15. Guess Things Happen That Way – Rehearsal
Written by Jack Clement
16. Guess Things Happen That Way – Take 3
Written by Jack Clement
17. Five Feet High and Rising – Take 1
Written by Johnny Cash
18. You Are My Sunshine – Take 1
Written by Jimmie Davis and Charles Mitchell
19. Ring of Fire – Take 1
Written by June Carter and Merle Kilgore

February 18, 1969
Columbia Studio A, Nashville, TN
The Dylan-Cash Sessions

01. Studio Chatter
02. Wanted Man – Take 1
03. Amen – Rehearsal
Written by Jester Hairston
04. Just a Closer Walk with Thee – Take 1
Traditional, arranged by Bob Dylan and Johnny Cash
05. Jimmie Rodgers Medley No. 1 – Take 1
Based on Blue Yodel No. 1 (T for Texas), The Brakeman’s Blues (Yodeling the Blues Away), and Blue Yodel No. 5 (It’s Raining Here) written by Jimmie Rodgers
06. Jimmie Rodgers Medley No. 2 – Take 2
Based on Waiting for a Train, The Brakeman’s Blues (Yodeling the Blues Away), and Blue Yodel No. 1 (T For Texas) written by Jimmie Rodgers

Bob Dylan: vocals, guitar
Johnny Cash: vocals, guitar
Carl Perkins: guitar (08,10, 02, 04-06)
Bob Wootton: guitar
Marshall Grant: bass
W.S. Holland: drums

May 1, 1969
Ryman Auditorium, Nashville, TN
Live on The Johnny Cash Show
Originally broadcast on ABC-TV, June 7, 1969

07. I Threw It All Away
included on 2010 DVD The Best of the Johnny Cash TV Show: 1969-1971
08. Living the Blues
09. Girl from the North Country
included on 2010 DVD The Best of the Johnny Cash TV Show: 1969-1971

Bob Dylan: vocals, guitar
Johnny Cash: vocals, guitar (09)
Norman Blake and Charlie Daniels: guitars
Peter Drake: steel guitar
Bob Wilson: piano
Charlie McCoy: bass
Kenneth Buttrey: drums

May 3, 1969
Columbia Studio A, Nashville, TN
Self Portrait sessions

10. Ring of Fire (Outtake)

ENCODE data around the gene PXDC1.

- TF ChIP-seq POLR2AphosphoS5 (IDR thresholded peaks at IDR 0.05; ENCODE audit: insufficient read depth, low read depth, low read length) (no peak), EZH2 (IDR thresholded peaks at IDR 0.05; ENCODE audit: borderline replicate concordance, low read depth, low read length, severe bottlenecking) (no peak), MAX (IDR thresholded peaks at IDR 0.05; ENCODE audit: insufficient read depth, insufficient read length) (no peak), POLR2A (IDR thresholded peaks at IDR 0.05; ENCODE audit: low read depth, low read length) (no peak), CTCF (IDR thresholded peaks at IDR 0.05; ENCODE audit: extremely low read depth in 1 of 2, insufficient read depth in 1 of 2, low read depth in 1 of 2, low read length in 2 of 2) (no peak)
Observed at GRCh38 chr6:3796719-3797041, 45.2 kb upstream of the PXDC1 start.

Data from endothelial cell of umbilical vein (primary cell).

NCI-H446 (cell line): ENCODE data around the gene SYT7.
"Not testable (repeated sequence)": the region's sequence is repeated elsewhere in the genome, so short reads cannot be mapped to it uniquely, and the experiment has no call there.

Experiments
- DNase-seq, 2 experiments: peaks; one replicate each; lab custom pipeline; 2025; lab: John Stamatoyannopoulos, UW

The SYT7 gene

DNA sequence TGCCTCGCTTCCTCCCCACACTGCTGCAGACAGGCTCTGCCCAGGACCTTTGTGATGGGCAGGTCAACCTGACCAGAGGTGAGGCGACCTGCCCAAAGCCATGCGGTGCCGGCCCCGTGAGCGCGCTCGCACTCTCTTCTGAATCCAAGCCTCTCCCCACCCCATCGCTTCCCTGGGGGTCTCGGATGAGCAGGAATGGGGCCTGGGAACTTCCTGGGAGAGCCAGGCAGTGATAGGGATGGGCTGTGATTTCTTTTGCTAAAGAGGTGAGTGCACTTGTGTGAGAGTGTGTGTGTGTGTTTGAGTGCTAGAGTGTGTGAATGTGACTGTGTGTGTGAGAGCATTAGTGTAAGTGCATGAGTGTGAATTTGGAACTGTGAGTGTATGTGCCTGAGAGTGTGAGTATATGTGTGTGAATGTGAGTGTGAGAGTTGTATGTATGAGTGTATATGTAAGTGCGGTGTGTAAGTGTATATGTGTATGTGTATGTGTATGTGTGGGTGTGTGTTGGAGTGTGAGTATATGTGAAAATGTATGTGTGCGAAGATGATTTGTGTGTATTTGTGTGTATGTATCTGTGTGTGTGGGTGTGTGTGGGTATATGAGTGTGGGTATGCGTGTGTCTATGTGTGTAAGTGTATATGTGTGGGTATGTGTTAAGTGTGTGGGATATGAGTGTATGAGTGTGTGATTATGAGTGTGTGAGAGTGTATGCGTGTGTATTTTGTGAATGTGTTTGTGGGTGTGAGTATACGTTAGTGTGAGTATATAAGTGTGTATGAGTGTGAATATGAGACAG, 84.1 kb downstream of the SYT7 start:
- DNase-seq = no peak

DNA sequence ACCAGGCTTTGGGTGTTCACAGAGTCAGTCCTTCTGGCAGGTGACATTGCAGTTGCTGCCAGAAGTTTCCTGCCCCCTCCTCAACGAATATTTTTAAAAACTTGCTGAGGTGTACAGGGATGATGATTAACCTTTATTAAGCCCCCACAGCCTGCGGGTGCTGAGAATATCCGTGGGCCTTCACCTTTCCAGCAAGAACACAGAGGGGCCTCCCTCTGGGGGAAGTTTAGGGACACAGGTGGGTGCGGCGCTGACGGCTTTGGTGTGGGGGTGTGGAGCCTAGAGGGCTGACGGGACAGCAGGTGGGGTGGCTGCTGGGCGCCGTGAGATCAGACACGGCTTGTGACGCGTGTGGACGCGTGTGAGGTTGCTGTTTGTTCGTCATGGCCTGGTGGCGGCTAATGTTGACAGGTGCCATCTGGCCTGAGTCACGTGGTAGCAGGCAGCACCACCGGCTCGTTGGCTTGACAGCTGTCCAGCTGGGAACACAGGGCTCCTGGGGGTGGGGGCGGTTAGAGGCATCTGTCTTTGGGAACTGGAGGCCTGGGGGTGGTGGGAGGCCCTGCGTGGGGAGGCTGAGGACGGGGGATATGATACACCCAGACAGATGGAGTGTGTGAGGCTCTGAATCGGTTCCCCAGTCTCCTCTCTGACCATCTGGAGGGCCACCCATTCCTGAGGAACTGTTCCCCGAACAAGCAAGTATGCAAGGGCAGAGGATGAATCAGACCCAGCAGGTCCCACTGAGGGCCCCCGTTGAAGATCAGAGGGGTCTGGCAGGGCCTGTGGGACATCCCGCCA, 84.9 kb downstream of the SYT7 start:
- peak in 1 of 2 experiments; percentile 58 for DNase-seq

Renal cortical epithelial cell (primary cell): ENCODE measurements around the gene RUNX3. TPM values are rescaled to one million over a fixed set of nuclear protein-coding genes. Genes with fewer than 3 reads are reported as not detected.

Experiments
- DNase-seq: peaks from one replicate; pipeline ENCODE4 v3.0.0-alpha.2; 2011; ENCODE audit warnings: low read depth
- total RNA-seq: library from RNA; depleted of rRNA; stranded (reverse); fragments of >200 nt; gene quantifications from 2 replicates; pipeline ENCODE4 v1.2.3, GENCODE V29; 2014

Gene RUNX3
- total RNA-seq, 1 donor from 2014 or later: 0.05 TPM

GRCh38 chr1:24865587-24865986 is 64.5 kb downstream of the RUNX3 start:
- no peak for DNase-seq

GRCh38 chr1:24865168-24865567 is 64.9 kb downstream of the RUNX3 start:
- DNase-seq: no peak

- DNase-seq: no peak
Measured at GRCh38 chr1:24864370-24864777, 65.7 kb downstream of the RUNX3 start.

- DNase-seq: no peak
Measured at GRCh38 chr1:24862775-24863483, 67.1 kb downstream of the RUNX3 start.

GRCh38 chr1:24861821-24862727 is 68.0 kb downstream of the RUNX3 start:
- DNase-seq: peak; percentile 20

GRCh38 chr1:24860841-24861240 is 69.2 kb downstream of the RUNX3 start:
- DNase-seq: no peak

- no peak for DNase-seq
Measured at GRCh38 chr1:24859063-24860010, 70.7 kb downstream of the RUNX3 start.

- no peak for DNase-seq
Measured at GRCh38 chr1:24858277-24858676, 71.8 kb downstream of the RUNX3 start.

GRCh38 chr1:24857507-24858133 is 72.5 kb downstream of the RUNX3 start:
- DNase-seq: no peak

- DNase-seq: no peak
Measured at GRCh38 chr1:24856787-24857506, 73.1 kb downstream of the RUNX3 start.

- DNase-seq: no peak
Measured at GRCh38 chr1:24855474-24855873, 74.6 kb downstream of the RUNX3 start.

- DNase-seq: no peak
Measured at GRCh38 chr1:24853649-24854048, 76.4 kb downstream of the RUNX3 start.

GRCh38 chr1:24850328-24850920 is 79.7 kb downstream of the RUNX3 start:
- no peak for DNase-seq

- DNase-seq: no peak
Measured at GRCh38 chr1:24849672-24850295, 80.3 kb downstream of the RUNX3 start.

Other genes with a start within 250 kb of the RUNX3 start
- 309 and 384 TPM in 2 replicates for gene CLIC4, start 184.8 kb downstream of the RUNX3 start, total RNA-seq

Written by June Carter and Merle Kilgore
11. Folsom Prison Blues (Outtake)
Written by Johnny Cash

Bob Dylan: vocals, guitar
Fred F. Carter, Norman Blake: guitars
Charlie Daniels: guitar (11), bass (10)
Bob Wilson: piano
Peter Drake: steel guitar
Charlie McCoy: harmonica (10), bass (11)
Kenneth Buttrey: drums
Delores Edgin and Dottie Dillard: background vocals

May 17, 1970
The Home of Thomas B. Allen, Carmel, New York
With Earl Scruggs

12. Earl Scruggs Interview
13. East Virginia Blues
Written by A.P. Carter
Included in 1971 documentary Earl Scruggs: His Family and Friends
14. To Be Alone with You
15. Honey, Just Allow Me One More Chance
Traditional, arranged by Bob Dylan
16. Nashville Skyline Rag
Previously released on the album Earl Scruggs Performing with His Family and Friends

Bob Dylan: vocals, guitar
Earl Scruggs: banjo
Randy Scruggs: acoustic guitar
Gary Scruggs: electric bass

All songs written by Bob Dylan except where noted

All tracks previously unreleased except where noted

Produced by Jeff Rosen and Steve Berkowitz

John Wesley Harding, Nashville Skyline, and Self Portrait sessions originally produced by Bob Johnston

Liner notes by Colin Escott and Rosanne Cash

Wednesday 18 September 2019

Robert Frank RIP

Robert Frank in his Bleecker Street studio, New York, 1994

En route from New York to Washington, Club Car, 1954

Trolley, New Orleans, 1955

New York City, 1950-51

Santa Fe, New Mexico, 1955

Charleston, South Carolina, 1955

Iowa, 1956

Parade – Hoboken, New Jersey, 1955

Democratic National Convention, Chicago

View from hotel window – Butte, Montana, 1956

Beaufort, South Carolina, 1955

White Tower, New York, 1948

New York City, 7 Bleecker Street, September 1993

Detroit, 1955

Main Street – Savannah, Georgia, 1955

Detroit, 1955

Lusk, Wyoming, 1975

Miami, 1955

A restaurant on US Route 1 leaving Columbia, South Carolina, 1958

New York City, early 1950s